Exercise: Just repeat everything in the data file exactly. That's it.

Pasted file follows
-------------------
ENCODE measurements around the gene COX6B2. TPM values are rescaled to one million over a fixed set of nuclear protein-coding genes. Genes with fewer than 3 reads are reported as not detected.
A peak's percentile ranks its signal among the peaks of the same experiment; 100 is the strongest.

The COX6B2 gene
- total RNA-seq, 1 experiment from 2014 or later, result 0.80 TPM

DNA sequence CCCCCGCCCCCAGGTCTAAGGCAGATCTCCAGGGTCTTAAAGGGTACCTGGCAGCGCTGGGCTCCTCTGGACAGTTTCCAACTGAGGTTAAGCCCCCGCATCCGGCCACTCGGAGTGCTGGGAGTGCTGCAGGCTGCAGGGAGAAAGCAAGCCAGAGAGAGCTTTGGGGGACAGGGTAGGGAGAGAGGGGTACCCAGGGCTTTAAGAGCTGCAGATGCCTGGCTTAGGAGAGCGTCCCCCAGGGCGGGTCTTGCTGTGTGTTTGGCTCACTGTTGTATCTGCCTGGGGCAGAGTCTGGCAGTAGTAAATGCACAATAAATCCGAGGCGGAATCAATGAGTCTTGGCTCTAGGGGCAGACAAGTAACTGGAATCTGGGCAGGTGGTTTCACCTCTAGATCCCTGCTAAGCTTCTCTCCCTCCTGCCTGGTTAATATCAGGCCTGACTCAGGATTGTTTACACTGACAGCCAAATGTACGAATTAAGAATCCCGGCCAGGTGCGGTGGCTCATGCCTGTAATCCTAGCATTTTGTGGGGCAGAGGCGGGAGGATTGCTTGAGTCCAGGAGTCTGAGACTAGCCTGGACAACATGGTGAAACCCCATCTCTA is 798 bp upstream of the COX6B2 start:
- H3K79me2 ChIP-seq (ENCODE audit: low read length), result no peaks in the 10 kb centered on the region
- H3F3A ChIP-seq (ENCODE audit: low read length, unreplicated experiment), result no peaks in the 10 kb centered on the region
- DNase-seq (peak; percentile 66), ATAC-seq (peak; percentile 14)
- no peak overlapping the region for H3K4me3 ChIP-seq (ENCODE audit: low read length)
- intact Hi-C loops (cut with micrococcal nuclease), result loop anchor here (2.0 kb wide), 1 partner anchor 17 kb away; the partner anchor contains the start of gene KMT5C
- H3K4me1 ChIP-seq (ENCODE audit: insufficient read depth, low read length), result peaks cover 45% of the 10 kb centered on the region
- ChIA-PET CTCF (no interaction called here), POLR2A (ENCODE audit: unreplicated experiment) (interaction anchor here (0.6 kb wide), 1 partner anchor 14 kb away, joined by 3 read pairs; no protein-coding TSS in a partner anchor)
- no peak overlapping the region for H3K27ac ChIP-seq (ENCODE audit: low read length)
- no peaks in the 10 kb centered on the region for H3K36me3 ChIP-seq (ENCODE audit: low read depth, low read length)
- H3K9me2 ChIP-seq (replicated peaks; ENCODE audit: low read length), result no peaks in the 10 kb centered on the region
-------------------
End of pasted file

ENCODE measurements around the gene COX6B2. TPM values are rescaled to one million over a fixed set of nuclear protein-coding genes. Genes with fewer than 3 reads are reported as not detected.
A peak's percentile ranks its signal among the peaks of the same experiment; 100 is the strongest.

The COX6B2 gene
- total RNA-seq, 1 experiment from 2014 or later, result 0.80 TPM

DNA sequence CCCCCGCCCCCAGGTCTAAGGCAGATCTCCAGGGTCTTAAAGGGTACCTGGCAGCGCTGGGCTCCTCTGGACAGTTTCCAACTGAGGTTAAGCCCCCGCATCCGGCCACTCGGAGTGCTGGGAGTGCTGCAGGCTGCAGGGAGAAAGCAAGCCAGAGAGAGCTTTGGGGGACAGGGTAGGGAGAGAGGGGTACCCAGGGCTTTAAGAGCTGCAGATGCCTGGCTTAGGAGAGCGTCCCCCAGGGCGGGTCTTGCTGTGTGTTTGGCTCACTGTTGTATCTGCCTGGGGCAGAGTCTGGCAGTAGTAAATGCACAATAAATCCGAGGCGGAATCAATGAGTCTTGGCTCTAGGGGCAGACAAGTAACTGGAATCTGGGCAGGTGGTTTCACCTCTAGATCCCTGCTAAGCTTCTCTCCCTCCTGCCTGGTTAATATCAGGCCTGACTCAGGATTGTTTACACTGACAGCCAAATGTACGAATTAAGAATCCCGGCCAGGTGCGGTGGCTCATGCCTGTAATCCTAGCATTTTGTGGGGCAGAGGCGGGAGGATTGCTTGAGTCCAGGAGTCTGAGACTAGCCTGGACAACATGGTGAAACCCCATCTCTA is 798 bp upstream of the COX6B2 start:
- H3K79me2 ChIP-seq (ENCODE audit: low read length), result no peaks in the 10 kb centered on the region
- H3F3A ChIP-seq (ENCODE audit: low read length, unreplicated experiment), result no peaks in the 10 kb centered on the region
- DNase-seq (peak; percentile 66), ATAC-seq (peak; percentile 14)
- no peak overlapping the region for H3K4me3 ChIP-seq (ENCODE audit: low read length)
- intact Hi-C loops (cut with micrococcal nuclease), result loop anchor here (2.0 kb wide), 1 partner anchor 17 kb away; the partner anchor contains the start of gene KMT5C
- H3K4me1 ChIP-seq (ENCODE audit: insufficient read depth, low read length), result peaks cover 45% of the 10 kb centered on the region
- ChIA-PET CTCF (no interaction called here), POLR2A (ENCODE audit: unreplicated experiment) (interaction anchor here (0.6 kb wide), 1 partner anchor 14 kb away, joined by 3 read pairs; no protein-coding TSS in a partner anchor)
- no peak overlapping the region for H3K27ac ChIP-seq (ENCODE audit: low read length)
- no peaks in the 10 kb centered on the region for H3K36me3 ChIP-seq (ENCODE audit: low read depth, low read length)
- H3K9me2 ChIP-seq (replicated peaks; ENCODE audit: low read length), result no peaks in the 10 kb centered on the region